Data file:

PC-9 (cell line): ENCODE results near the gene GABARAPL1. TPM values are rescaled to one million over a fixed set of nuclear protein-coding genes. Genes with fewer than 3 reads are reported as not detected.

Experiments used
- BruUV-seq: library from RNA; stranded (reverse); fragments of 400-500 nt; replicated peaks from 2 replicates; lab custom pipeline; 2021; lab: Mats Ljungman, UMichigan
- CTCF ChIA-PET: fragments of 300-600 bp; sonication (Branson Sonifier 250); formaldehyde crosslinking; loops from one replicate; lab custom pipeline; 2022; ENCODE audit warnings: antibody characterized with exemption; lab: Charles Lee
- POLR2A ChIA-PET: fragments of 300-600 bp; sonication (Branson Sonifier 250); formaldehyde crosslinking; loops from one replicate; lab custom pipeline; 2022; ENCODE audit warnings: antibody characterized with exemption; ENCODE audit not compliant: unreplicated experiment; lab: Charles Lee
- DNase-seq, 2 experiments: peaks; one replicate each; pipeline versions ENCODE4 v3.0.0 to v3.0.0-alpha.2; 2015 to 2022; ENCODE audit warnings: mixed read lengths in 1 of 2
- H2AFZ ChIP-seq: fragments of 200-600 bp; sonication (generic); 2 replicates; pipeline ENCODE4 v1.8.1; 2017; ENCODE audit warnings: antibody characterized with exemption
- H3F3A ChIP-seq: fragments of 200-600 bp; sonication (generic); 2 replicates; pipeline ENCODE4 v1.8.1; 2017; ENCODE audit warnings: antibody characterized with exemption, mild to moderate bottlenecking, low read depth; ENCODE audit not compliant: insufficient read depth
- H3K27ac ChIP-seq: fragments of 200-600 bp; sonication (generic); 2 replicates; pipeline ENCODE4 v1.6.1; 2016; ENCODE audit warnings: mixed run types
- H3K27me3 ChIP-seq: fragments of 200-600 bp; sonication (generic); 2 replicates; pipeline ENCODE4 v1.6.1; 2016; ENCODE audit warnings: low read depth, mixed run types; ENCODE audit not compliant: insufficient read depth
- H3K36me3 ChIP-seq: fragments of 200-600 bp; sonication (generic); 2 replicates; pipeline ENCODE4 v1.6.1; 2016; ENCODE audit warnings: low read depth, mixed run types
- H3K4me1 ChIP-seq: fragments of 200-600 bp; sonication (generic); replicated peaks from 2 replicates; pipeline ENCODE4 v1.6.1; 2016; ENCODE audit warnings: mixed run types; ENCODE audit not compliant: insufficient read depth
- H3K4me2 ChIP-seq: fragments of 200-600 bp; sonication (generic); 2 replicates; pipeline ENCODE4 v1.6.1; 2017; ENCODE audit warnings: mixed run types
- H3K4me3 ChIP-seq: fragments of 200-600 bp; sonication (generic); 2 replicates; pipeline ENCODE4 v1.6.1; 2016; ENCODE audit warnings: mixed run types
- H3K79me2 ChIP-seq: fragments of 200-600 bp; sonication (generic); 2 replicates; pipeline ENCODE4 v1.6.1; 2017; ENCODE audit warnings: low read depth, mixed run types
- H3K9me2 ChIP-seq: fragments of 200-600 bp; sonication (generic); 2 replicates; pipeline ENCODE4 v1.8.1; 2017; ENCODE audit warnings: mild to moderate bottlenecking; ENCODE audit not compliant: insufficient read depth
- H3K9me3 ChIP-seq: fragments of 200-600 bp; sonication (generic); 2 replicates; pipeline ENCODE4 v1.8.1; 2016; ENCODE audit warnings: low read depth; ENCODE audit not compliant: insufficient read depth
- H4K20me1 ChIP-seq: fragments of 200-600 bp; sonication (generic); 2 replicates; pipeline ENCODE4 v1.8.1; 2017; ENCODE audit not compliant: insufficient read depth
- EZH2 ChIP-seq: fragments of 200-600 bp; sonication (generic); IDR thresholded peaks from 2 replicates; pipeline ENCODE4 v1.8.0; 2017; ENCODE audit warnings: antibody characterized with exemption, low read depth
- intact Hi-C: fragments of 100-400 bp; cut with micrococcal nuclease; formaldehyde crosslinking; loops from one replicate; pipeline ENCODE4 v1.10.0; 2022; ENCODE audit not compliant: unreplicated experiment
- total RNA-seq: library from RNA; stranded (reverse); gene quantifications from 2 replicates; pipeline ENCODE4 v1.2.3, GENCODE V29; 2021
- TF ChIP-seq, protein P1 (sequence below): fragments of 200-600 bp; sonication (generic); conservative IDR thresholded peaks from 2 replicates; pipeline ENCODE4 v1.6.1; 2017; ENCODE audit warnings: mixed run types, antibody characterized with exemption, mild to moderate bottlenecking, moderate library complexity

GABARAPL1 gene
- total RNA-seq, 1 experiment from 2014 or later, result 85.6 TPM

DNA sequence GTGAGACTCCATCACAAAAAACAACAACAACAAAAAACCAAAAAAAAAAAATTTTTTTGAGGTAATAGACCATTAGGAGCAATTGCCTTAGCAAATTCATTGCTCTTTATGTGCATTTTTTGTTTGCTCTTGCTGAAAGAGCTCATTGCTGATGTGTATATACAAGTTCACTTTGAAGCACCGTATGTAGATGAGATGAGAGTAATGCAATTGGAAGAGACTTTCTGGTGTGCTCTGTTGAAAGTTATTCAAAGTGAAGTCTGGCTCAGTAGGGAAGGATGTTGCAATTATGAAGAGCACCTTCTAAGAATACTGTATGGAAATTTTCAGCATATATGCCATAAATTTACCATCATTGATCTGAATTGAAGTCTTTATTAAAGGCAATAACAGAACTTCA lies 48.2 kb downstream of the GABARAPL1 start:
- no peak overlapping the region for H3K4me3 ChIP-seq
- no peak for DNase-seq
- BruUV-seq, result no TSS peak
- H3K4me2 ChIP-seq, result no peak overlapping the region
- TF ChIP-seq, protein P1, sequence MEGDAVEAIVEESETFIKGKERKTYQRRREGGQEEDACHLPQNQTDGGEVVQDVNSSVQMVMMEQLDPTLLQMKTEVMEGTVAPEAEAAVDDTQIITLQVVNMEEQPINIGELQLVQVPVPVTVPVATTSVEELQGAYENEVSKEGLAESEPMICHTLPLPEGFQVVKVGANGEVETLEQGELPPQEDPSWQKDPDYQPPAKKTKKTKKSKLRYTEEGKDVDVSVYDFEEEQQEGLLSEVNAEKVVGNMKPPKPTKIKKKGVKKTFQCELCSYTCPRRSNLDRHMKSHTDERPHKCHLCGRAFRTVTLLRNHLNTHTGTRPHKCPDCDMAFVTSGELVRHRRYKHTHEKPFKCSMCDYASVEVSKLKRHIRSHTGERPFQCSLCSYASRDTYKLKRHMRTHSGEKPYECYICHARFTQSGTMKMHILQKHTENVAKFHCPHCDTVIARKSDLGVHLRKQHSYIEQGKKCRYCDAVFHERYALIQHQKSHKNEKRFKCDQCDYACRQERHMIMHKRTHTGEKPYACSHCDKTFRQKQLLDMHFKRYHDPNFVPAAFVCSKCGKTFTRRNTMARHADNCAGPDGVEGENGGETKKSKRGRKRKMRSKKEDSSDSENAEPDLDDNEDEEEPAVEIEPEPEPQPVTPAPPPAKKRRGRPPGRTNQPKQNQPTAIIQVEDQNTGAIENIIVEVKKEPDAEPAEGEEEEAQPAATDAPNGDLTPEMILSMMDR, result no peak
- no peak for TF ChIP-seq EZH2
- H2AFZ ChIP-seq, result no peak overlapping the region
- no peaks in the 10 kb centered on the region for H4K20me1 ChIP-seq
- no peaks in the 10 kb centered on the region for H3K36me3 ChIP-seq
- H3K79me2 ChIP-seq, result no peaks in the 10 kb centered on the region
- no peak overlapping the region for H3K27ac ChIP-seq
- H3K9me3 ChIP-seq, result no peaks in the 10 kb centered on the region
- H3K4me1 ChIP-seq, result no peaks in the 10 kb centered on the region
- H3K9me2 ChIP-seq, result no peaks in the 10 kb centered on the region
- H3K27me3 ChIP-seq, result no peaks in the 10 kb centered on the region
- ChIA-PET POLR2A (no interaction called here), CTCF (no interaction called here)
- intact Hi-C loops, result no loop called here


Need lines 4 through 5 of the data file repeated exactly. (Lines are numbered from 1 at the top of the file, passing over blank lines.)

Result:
- CTCF ChIA-PET: fragments of 300-600 bp; sonication (Branson Sonifier 250); formaldehyde crosslinking; loops from one replicate; lab custom pipeline; 2022; ENCODE audit warnings: antibody characterized with exemption; lab: Charles Lee
- POLR2A ChIA-PET: fragments of 300-600 bp; sonication (Branson Sonifier 250); formaldehyde crosslinking; loops from one replicate; lab custom pipeline; 2022; ENCODE audit warnings: antibody characterized with exemption; ENCODE audit not compliant: unreplicated experiment; lab: Charles Lee